All the evidence I’ve seen points to a high likelihood that Captain Cousteau provided quite a bit of technical detail, if not motivation, for sequences related to Bond’s climactic 300-yard swim in Live and Let Die. Exciting as this association may be, however, I would not connect it to a specific watch nor to any particular Rolex model.

Ian Fleming thought no more of that Rolex than as an efficient shorthand to substantiate a wristwatch that could perform as required on a commando mission to mine an enemy ship, moored at an anchorage of about 30 feet. His writing shows not the slightest trace of his otherwise characteristic attention to detail when describing physical pieces he’d seen (e.g., Where is the dial luminescence and rotating bezel — obvious and extremely relevant, if these had been features of a developmental Submariner that had served as its basis?).

Responsible research requires that I draw this line as well. Editors at WatchTime felt the same way, deleting a discussion of Jacques Cousteau from the earliest draft of my feature article.

Further reason to avoid overreaching here comes from evidence of just how effective Fleming otherwise could be in using horology as a means of carefully defining characters and enriching plotlines.

His first novel, Casino Royale (1953), features a shadowy Swiss figure who is “a traveller in watches.” Fleming’s first script treatment (1959) for a proposed 007 motion picture provides the heroine with a cover story of working for customs in search of stolen Swiss watches. He gave other high-profile characters important timepieces by Patek Philippe in 1955, Cartier in 1956, and Girard-Perregaux in 1957. One story published in 1961 even used a radium-painted watch dial to test a Geiger Counter.

Photos from the 1950s clearly show that Fleming wore a variety of different watches into his Bond era. These were alternatively on bracelets and straps. He seemed to favor lower-profile cases and dark dials, simply decorated, with no complications of any sort.

So I concluded many years ago that it was not due to oversight, nor for any lack of interest or knowledge that Ian Fleming had chosen to be so oblique in defining the James Bond watch. Nor was it out of any reluctance to get into the particulars of Bond’s individual tastes, since Fleming otherwise routinely explored the minutiae of Agent 007’s preferences in food and women.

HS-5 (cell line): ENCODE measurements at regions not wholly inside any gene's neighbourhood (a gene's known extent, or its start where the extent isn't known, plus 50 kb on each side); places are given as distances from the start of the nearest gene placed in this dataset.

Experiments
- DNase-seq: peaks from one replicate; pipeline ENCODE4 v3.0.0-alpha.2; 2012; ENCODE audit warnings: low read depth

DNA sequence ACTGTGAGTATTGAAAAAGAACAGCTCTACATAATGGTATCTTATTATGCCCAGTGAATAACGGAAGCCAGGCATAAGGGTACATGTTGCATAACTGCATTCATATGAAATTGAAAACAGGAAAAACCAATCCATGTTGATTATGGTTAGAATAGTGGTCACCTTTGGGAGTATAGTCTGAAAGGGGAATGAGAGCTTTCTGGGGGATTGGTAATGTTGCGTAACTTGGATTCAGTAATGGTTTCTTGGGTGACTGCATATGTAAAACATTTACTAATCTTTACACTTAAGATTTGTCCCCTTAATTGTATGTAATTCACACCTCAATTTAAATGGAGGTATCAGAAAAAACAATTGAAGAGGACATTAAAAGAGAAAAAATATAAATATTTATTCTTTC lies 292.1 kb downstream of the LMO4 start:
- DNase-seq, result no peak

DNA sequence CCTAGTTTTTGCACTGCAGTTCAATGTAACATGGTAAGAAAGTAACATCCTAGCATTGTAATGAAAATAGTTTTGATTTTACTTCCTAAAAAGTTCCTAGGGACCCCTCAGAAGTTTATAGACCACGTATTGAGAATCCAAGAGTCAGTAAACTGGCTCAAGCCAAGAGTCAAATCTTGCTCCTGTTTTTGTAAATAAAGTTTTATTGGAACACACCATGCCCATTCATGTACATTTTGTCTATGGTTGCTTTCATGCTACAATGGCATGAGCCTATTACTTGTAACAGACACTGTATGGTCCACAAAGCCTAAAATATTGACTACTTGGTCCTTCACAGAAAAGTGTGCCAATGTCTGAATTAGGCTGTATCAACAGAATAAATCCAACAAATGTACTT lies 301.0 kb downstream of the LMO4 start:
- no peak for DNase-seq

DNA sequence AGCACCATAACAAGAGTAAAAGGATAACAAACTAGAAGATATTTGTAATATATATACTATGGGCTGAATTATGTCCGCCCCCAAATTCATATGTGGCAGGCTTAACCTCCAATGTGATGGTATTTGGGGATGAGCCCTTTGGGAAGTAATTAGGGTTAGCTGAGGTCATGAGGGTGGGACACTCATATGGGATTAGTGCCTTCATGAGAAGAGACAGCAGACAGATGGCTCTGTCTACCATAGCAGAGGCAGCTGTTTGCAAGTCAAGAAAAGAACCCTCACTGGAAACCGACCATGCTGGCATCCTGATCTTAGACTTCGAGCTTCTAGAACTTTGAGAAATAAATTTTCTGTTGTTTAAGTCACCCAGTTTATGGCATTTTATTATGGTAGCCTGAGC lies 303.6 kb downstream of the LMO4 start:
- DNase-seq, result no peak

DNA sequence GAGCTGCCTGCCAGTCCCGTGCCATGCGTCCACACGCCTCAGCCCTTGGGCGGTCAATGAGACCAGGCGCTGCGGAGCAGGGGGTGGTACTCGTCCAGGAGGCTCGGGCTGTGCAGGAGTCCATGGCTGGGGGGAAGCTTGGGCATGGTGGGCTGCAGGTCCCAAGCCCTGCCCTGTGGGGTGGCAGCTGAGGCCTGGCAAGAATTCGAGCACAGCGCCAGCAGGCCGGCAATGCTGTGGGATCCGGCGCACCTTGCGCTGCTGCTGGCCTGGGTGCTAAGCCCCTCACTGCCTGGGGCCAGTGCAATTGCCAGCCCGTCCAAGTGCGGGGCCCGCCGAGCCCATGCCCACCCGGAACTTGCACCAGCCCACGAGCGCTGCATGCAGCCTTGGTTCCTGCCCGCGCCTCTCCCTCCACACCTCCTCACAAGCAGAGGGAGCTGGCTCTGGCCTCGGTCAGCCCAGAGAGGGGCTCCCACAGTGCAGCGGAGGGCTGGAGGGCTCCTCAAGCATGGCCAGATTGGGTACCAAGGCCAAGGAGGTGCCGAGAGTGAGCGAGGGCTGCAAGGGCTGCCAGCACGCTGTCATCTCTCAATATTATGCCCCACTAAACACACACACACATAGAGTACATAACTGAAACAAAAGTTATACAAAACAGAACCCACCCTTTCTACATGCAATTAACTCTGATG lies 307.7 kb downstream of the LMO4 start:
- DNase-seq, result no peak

Naming James Bond watch brands throughout the series would have perfectly, intimately served Fleming, then. But that’s not what he did.

Why not? Because, purposefully, Bond’s watch needed to be a commodity due to the nature of his work. This is confirmed by the copy of a letter provided to me by Lucy Fleming, the author’s niece. In correspondence dated June 5, 1958, Ian Fleming responded to a fan by the name of B. W. Goodden, stating that the practice of James Bond, ‘in fact, is to use fairly cheap, expendable wrist watches on expanding metal bracelets….’

Thus, not only is the reference to Rolex in Live and Let Die an anomaly, but, as I wrote above, it is an exception that had to be allowed to credibly have a wristwatch available to function underwater. Otherwise, it was Fleming’s clear intent for all James Bond watch choices to be generics, through Goldfinger (1959). In no case before 1961 was there an actual watch he referenced from the real world. So long as watches meet the criteria of ‘cheap’ and ‘expendable,’ worn on ‘expanding metal bracelets,’ any number of timekeepers fit the bill as James Bond watches in books one through ten.

And this is how the earliest James Bond watch was presented on the wrist of an actor. See Barry Nelson in the Chrysler Climax Mystery Theater version of Casino Royale for CBS television, October 21, 1954. That show aired less than six months after the May 5 publication of Live and Let Die.

Go to “How I Found the Original James Bond Watch,” Part 2 of 3

How I Found the Original James Bond Watch,” Part 1 of 3
“How I Found the Original James Bond Watch,” Part 2 of 3
“How I Found the Original James Bond Watch,” Part 3 of 3

Discovered: James Bond’s Rolex,” Part 1 of 9
“Discovered: James Bond’s Rolex,” Part 2 of 9
“Discovered: James Bond’s Rolex,” Part 3 of 9
“Discovered: James Bond’s Rolex,” Part 4 of 9
“Discovered: James Bond’s Rolex,” Part 5 of 9
“Discovered: James Bond’s Rolex,” Part 6 of 9
“Discovered: James Bond’s Rolex,” Part 7 of 9
“Discovered: James Bond’s Rolex,” Part 8 of 9
“Discovered: James Bond’s Rolex,” Part 9 of 9